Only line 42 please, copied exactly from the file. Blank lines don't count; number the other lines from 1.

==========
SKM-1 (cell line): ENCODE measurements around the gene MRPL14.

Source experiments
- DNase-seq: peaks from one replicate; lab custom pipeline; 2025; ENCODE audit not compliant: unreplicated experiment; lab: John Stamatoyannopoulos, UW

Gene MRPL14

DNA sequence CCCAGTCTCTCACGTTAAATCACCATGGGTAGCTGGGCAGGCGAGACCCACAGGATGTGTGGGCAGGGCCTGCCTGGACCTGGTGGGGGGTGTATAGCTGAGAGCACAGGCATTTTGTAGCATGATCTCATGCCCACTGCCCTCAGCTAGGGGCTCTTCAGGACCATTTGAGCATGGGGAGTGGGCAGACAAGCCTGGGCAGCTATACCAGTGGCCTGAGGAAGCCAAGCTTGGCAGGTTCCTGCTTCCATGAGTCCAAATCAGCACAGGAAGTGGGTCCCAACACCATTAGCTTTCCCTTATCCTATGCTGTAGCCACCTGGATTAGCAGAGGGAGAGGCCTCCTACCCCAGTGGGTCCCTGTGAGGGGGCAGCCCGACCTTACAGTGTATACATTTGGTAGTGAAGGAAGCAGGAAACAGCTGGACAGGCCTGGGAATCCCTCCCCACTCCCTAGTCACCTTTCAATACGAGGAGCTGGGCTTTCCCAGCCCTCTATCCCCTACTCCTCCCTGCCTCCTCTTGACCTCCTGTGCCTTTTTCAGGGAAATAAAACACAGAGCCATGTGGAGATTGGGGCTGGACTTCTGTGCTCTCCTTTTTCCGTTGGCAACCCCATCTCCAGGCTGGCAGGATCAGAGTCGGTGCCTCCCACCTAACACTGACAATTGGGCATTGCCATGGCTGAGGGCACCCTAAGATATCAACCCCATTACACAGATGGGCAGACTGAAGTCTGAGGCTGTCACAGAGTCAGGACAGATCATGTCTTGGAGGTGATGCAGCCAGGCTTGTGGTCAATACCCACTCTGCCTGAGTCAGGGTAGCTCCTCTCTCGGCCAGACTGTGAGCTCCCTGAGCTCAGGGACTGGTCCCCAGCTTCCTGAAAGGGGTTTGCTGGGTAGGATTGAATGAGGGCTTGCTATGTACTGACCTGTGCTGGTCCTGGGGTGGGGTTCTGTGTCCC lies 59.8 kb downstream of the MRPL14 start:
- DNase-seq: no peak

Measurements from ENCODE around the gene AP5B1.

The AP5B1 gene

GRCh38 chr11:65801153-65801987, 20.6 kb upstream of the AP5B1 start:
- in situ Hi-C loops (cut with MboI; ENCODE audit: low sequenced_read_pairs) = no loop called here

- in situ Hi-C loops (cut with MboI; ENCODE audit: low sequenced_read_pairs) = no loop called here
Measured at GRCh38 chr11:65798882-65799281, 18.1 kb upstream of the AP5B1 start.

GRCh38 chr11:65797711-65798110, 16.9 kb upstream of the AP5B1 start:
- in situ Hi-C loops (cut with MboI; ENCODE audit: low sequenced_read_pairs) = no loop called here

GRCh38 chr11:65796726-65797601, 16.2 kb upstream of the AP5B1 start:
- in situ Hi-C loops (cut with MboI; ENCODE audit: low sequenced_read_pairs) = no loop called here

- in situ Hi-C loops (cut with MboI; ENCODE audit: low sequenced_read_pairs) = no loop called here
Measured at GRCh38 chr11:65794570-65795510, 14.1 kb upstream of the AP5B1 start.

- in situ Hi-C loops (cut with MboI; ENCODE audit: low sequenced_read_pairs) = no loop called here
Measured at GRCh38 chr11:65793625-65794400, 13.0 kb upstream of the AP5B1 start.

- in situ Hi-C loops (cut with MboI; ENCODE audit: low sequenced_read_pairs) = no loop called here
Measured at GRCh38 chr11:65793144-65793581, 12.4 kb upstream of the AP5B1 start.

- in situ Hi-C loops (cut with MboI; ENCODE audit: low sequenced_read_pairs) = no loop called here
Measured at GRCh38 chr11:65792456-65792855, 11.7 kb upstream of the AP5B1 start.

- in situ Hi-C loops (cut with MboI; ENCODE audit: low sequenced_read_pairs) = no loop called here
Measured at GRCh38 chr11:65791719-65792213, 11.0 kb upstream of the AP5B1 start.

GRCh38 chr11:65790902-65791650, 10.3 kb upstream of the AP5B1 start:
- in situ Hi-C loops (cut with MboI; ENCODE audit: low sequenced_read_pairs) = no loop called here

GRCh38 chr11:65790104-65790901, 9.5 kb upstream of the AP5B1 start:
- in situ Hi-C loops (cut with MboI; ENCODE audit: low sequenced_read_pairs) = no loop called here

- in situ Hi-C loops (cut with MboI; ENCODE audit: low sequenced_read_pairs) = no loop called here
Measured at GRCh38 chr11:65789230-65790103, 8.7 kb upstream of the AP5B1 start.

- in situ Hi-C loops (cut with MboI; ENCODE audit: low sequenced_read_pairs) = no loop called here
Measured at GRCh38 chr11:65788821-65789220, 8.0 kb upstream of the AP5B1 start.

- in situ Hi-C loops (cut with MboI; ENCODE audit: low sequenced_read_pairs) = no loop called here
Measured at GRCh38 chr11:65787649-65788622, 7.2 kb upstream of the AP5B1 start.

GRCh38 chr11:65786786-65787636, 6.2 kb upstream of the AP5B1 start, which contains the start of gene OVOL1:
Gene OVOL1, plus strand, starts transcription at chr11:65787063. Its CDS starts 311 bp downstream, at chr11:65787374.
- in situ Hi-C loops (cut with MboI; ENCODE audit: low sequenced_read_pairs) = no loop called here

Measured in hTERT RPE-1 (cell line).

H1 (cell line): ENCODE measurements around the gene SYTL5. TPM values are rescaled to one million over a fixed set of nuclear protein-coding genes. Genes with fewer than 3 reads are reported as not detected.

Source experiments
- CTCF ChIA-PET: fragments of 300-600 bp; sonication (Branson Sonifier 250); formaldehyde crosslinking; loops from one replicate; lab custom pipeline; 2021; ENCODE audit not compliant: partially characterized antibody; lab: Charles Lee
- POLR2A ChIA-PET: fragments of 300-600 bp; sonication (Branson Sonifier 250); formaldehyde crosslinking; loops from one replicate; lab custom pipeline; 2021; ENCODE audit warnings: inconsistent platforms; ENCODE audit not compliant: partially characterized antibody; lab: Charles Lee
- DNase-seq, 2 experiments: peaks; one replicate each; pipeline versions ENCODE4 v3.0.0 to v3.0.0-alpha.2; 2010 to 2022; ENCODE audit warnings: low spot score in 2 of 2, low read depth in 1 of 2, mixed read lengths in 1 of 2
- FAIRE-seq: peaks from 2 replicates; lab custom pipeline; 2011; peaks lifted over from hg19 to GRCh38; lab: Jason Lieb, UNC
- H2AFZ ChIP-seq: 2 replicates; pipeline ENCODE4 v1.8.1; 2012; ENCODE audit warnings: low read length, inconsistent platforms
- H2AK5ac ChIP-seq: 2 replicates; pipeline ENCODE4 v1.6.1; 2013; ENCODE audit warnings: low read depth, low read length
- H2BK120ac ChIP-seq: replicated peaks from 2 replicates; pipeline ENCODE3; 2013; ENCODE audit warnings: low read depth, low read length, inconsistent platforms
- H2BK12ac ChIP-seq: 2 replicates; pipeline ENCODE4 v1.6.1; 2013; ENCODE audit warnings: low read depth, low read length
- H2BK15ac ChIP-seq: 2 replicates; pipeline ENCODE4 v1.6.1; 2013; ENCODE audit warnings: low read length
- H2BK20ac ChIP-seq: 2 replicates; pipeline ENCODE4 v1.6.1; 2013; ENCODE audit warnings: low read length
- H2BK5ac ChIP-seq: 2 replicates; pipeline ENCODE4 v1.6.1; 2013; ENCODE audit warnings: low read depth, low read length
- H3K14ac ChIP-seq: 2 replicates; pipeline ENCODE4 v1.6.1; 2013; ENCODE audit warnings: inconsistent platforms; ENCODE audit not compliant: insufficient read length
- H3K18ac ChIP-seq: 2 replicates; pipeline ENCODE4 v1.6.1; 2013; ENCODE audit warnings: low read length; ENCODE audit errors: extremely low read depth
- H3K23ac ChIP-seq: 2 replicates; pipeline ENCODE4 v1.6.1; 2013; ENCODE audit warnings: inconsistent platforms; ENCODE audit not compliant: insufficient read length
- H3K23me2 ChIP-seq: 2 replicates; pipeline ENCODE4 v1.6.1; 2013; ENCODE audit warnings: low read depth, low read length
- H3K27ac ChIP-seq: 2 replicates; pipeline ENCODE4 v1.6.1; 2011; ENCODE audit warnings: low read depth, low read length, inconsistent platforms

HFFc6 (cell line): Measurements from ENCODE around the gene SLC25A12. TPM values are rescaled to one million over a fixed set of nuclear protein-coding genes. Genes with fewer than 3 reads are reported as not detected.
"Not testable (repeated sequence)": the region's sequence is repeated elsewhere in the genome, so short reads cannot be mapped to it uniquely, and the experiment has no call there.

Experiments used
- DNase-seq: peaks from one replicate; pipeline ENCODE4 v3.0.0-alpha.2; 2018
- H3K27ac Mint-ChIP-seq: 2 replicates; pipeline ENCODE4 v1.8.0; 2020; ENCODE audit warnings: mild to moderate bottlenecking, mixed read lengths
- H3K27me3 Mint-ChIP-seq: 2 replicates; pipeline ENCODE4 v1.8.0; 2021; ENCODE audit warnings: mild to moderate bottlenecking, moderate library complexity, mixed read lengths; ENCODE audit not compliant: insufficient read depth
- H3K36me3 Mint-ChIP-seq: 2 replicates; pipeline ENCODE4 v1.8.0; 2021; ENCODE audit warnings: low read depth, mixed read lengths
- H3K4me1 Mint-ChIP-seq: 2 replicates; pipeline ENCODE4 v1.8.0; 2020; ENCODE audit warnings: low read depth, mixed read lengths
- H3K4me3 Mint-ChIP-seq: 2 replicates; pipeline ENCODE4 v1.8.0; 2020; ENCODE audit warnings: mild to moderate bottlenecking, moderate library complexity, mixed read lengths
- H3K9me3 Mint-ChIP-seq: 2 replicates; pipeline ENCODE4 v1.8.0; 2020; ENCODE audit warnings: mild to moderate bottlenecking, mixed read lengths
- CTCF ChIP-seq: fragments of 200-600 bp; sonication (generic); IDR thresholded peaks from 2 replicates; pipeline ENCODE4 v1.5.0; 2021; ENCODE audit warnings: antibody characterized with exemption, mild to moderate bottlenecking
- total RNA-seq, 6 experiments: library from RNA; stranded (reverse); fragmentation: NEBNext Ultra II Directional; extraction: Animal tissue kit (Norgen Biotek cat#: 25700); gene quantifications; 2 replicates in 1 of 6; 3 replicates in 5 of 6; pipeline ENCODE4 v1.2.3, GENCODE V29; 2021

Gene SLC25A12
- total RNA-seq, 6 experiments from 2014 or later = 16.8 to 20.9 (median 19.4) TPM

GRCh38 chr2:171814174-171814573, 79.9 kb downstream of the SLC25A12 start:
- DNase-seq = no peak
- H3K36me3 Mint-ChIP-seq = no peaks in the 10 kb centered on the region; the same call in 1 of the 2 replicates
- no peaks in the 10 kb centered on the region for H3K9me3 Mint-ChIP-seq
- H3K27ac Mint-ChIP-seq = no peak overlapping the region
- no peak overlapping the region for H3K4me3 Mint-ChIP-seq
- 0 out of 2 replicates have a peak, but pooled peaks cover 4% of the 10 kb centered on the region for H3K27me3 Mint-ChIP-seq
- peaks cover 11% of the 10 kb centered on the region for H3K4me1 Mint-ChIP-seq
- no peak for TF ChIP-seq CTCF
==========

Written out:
Source experiments